Albiero v. City of Kankakee, 246 F.3d 927, 931-32 (7th Cir. 2001) (citations and quotations omitted).

To establish a prima facie claim for a retaliatory violation of First Amendment rights, public employees must present sufficient evidence that: (1) their speech (or conduct) was constitutionally protected; (2) they suffered a deprivation likely to deter them from exercising First Amendment rights; and (3) their speech was a motivating factor in their employer's adverse action. Valentino, 575 F.3d 664 at 670; see also Gunville v. Walker, 583 F.3d 979, 983-84 (7th Cir. 2009).*fn2 Then,

[i]f a plaintiff establishes a prima facie case, the burden shifts to the employer to demonstrate that it would have taken the same action in the absence of the protected speech. If the employer carries this burden, the plaintiff may still reach trial by producing sufficient evidence . that the employer's reasons were merely a pretext for firing the employee, at least in part, for exercising her First Amendment rights.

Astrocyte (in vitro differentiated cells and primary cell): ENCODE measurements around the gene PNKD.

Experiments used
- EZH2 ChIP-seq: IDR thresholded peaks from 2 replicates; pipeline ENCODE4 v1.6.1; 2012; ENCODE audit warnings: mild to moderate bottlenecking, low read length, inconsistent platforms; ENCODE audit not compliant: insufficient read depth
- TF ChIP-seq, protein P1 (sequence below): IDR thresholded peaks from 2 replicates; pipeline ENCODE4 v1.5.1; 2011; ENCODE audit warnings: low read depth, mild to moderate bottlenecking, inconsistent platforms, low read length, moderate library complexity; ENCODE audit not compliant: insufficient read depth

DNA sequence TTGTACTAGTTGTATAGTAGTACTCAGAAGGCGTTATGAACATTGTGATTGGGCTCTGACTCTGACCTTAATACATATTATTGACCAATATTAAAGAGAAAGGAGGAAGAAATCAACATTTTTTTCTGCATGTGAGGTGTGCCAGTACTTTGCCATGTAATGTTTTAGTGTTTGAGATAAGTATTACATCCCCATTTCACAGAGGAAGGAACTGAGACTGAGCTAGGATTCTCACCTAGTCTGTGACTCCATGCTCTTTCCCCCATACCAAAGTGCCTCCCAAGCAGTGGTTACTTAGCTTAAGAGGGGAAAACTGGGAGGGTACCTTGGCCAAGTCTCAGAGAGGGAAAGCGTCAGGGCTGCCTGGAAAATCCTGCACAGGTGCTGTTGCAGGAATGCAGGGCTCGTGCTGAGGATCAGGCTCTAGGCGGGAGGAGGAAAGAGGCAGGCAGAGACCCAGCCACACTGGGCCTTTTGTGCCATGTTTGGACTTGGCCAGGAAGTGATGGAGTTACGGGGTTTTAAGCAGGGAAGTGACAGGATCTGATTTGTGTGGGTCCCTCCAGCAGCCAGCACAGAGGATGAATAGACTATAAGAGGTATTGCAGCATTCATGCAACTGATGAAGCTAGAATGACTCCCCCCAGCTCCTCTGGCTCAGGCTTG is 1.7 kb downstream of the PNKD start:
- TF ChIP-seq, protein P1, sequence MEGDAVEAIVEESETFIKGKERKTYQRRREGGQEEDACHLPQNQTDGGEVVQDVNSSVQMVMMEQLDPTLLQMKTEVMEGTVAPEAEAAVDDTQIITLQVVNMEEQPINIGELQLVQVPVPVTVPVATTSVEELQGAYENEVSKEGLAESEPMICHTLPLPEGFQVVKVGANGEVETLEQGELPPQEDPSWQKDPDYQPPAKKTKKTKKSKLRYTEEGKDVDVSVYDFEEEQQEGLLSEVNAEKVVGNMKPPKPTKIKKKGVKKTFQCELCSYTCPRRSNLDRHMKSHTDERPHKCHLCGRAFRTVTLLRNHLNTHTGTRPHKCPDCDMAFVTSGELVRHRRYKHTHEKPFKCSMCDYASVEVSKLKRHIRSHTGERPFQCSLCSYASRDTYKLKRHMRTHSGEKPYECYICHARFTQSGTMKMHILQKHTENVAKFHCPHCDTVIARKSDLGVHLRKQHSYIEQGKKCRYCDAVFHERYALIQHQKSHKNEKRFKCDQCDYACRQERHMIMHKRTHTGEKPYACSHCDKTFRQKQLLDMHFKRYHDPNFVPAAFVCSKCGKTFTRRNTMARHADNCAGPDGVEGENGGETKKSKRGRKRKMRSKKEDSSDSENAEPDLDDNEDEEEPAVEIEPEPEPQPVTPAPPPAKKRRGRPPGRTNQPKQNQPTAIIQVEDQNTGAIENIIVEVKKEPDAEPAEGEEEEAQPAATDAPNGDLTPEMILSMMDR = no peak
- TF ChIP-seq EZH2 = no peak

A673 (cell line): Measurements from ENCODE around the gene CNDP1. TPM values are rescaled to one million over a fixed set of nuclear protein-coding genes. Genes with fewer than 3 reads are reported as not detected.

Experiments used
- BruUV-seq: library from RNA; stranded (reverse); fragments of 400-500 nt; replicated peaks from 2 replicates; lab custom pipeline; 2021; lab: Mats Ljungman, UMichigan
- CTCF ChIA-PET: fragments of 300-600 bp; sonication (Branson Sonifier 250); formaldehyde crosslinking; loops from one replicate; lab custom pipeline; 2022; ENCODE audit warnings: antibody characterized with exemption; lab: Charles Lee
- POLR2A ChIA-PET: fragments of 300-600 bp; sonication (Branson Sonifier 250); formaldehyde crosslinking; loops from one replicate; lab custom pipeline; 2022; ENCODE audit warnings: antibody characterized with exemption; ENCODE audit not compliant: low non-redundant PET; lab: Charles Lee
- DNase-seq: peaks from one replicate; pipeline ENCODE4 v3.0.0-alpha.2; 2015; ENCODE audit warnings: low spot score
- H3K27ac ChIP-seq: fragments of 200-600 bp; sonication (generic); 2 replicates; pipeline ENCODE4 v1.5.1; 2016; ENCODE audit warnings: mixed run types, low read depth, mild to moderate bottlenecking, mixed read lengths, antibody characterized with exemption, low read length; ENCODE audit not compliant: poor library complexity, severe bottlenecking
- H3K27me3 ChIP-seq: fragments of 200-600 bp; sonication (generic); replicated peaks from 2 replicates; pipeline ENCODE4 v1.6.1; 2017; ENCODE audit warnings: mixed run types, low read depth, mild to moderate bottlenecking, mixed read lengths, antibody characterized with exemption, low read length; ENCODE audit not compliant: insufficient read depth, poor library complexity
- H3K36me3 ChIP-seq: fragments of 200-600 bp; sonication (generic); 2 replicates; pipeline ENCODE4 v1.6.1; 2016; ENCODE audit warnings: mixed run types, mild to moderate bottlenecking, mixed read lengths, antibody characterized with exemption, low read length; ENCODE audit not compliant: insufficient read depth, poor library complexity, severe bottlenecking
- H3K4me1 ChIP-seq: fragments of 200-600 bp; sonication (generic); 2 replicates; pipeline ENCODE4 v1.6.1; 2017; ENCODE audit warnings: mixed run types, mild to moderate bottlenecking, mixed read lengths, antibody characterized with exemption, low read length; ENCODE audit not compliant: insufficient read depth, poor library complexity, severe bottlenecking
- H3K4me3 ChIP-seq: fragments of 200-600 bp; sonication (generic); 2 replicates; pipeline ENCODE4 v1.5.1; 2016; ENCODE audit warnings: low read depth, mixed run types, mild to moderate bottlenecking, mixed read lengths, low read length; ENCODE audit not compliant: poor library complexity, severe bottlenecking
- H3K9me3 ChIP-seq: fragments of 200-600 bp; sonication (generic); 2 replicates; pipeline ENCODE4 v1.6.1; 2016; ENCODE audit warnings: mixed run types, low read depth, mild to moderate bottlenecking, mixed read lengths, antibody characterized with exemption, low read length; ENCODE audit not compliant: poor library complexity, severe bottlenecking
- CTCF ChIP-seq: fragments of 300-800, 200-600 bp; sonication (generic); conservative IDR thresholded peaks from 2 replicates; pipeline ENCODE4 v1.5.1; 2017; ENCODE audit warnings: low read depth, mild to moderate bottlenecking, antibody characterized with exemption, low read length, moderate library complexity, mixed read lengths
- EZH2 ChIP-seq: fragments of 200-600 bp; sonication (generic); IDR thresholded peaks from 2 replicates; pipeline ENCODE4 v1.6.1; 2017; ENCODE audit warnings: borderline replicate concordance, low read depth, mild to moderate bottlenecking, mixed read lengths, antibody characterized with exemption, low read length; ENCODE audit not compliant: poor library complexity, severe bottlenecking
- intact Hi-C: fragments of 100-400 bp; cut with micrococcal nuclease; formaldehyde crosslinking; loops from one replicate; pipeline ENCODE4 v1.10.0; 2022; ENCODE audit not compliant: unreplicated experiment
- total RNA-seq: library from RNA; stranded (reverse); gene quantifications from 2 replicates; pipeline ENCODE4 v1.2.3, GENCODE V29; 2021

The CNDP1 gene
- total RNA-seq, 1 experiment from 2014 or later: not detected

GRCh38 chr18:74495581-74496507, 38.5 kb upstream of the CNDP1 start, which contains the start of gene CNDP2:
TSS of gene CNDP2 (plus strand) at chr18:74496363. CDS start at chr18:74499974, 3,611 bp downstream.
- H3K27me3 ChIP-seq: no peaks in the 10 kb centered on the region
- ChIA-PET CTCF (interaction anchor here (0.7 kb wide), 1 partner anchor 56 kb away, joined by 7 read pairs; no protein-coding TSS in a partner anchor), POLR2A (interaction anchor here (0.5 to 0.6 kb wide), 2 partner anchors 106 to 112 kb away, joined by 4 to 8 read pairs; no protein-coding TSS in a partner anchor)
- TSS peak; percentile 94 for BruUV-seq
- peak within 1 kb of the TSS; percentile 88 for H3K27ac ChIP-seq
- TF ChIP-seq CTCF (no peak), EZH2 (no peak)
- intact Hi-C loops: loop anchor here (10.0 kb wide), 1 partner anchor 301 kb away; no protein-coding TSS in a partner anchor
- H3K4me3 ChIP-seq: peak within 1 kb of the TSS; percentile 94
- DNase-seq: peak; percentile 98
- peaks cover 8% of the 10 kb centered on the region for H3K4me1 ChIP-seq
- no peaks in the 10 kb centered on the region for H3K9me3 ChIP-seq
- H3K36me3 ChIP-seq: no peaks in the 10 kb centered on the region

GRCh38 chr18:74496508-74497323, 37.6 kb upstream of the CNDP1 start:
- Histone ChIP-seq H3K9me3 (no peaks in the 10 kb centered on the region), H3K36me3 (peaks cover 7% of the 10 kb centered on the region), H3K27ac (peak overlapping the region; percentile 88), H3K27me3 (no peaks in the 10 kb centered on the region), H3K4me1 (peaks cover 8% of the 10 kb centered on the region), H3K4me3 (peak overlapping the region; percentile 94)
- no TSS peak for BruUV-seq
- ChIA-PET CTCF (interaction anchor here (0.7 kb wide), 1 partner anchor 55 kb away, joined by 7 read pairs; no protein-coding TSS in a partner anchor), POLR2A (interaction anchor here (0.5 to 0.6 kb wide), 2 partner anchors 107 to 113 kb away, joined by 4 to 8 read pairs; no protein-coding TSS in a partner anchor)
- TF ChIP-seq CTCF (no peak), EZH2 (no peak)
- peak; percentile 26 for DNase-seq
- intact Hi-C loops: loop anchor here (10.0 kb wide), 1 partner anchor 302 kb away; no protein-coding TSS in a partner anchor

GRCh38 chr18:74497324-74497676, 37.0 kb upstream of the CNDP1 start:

Valentino, 575 F.3d 664 at 670.

Here, there is no dispute that the Mayor, in firing Fulk, caused him to suffer an adverse action likely to deter his First Amendment freedoms. See Id. at 671. As such, in deciding whether Fulk has established a prima facie case of retaliation, the only issues to be resolved are (1) whether Fulk engaged in constitutionally protected speech, and (2) whether a reasonable trier of fact could find that Fulk's speech was at least a motivating factor behind his termination.